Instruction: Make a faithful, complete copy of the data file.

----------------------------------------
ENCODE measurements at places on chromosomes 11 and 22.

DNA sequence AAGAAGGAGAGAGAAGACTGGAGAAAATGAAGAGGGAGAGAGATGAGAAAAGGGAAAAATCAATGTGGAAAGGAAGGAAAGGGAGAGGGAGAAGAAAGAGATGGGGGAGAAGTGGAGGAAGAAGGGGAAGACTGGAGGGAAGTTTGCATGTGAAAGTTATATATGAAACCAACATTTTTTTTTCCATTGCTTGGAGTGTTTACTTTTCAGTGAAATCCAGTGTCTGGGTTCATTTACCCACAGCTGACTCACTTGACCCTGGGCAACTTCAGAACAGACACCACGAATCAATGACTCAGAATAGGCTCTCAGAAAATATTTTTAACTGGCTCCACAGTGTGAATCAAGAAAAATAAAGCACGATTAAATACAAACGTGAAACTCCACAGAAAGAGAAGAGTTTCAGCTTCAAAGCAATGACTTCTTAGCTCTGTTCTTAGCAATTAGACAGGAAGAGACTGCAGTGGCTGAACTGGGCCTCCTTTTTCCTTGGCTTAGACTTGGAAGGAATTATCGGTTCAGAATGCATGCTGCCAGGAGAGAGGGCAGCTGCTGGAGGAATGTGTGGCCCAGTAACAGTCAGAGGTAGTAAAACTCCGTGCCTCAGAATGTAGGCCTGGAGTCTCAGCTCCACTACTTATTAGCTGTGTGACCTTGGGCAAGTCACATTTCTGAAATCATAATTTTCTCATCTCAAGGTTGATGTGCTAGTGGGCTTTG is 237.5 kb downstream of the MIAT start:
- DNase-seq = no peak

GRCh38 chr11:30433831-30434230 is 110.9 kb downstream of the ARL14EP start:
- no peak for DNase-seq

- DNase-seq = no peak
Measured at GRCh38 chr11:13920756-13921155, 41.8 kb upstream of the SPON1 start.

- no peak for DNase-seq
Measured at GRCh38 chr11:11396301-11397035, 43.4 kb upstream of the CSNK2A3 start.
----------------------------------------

ENCODE measurements at places on chromosomes 11 and 22.

DNA sequence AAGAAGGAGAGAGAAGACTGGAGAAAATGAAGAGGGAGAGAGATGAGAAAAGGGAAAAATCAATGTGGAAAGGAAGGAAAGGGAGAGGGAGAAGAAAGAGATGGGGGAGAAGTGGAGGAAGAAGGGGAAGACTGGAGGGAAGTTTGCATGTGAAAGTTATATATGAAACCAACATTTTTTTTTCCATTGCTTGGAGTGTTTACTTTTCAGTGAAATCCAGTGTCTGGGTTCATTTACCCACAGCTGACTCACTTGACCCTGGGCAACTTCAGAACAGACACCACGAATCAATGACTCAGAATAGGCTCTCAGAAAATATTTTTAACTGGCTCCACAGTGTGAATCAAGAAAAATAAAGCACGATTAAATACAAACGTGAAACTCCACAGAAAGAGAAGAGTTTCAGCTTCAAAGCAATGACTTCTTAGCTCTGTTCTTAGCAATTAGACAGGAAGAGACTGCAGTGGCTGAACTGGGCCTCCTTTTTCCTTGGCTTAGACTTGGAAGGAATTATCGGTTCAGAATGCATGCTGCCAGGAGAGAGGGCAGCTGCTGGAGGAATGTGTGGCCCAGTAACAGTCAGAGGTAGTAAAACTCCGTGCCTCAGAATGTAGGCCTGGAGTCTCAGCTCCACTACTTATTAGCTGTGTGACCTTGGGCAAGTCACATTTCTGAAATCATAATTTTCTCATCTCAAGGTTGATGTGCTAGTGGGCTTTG is 237.5 kb downstream of the MIAT start:
- DNase-seq = no peak

GRCh38 chr11:30433831-30434230 is 110.9 kb downstream of the ARL14EP start:
- no peak for DNase-seq

- DNase-seq = no peak
Measured at GRCh38 chr11:13920756-13921155, 41.8 kb upstream of the SPON1 start.

- no peak for DNase-seq
Measured at GRCh38 chr11:11396301-11397035, 43.4 kb upstream of the CSNK2A3 start.